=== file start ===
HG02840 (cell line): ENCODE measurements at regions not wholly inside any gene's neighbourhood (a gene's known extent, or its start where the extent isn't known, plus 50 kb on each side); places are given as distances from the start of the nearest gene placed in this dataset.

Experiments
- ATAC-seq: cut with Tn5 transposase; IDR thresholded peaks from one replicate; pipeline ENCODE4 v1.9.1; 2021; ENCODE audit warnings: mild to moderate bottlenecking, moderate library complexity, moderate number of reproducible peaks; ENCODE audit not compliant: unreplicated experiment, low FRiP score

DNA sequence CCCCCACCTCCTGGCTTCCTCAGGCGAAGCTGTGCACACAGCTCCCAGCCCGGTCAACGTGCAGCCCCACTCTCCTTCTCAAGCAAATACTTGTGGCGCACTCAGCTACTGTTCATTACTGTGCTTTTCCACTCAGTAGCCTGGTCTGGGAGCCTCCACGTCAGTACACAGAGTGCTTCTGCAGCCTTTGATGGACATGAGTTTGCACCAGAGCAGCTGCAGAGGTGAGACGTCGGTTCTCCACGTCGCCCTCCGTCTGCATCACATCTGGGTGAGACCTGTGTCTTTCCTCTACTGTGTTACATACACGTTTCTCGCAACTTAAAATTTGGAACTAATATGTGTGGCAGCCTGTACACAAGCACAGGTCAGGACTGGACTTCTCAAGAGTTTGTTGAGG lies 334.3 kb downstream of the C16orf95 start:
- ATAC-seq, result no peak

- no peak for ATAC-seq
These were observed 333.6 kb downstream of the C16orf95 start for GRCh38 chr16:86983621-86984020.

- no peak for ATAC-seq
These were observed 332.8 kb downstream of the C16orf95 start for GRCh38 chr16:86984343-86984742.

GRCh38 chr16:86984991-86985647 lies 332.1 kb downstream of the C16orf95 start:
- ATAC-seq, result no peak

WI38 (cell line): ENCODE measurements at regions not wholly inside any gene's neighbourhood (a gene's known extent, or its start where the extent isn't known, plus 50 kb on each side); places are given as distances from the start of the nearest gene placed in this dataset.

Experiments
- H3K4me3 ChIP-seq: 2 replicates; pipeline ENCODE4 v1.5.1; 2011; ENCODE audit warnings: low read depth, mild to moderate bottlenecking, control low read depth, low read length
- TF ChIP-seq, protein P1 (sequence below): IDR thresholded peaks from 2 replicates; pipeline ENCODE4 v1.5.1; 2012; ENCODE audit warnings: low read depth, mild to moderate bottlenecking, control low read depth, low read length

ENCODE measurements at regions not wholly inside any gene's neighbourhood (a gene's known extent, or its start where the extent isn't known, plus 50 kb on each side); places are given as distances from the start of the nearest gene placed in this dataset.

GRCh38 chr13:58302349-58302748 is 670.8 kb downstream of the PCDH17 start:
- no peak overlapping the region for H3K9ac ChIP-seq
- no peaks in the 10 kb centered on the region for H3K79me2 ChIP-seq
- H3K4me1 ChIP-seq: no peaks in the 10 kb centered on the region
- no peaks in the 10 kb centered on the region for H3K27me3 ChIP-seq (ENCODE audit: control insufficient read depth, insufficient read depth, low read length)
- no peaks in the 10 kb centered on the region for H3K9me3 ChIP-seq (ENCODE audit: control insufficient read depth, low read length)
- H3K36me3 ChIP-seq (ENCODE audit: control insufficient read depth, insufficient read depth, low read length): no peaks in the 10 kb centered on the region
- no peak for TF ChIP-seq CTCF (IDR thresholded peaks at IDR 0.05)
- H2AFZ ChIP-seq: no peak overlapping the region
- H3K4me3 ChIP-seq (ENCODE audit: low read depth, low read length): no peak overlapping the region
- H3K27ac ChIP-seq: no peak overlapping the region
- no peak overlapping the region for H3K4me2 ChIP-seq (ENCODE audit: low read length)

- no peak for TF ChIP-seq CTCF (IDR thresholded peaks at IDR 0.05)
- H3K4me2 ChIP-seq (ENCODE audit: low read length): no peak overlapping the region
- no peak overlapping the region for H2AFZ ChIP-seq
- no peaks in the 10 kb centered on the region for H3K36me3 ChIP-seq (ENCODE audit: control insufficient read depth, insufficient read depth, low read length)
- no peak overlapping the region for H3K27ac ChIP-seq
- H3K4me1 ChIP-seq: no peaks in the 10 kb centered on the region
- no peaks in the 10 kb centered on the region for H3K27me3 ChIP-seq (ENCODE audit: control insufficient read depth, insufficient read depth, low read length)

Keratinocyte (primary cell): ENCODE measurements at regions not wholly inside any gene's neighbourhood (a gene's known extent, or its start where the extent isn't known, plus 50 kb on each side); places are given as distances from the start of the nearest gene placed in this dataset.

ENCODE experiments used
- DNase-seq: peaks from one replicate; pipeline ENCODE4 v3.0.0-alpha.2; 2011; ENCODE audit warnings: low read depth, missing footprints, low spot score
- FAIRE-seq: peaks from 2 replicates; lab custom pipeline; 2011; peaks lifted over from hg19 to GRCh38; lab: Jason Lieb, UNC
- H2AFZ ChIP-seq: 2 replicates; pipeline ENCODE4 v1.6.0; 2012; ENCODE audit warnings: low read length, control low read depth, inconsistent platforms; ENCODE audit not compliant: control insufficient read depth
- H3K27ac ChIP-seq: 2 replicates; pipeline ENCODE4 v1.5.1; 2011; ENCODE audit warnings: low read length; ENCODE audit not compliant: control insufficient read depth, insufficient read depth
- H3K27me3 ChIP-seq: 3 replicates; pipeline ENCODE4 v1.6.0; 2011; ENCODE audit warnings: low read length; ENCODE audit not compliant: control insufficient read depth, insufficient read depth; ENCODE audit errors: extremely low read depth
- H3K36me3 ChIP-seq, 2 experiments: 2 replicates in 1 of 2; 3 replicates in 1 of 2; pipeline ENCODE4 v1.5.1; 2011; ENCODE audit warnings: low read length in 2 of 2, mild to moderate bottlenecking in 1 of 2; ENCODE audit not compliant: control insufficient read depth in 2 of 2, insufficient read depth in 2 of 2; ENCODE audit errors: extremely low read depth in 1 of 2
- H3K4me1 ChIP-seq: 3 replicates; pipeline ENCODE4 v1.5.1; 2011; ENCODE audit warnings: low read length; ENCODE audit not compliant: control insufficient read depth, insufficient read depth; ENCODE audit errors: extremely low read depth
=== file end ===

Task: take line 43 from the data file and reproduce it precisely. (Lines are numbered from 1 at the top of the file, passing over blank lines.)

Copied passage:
- H3K36me3 ChIP-seq, 2 experiments: 2 replicates in 1 of 2; 3 replicates in 1 of 2; pipeline ENCODE4 v1.5.1; 2011; ENCODE audit warnings: low read length in 2 of 2, mild to moderate bottlenecking in 1 of 2; ENCODE audit not compliant: control insufficient read depth in 2 of 2, insufficient read depth in 2 of 2; ENCODE audit errors: extremely low read depth in 1 of 2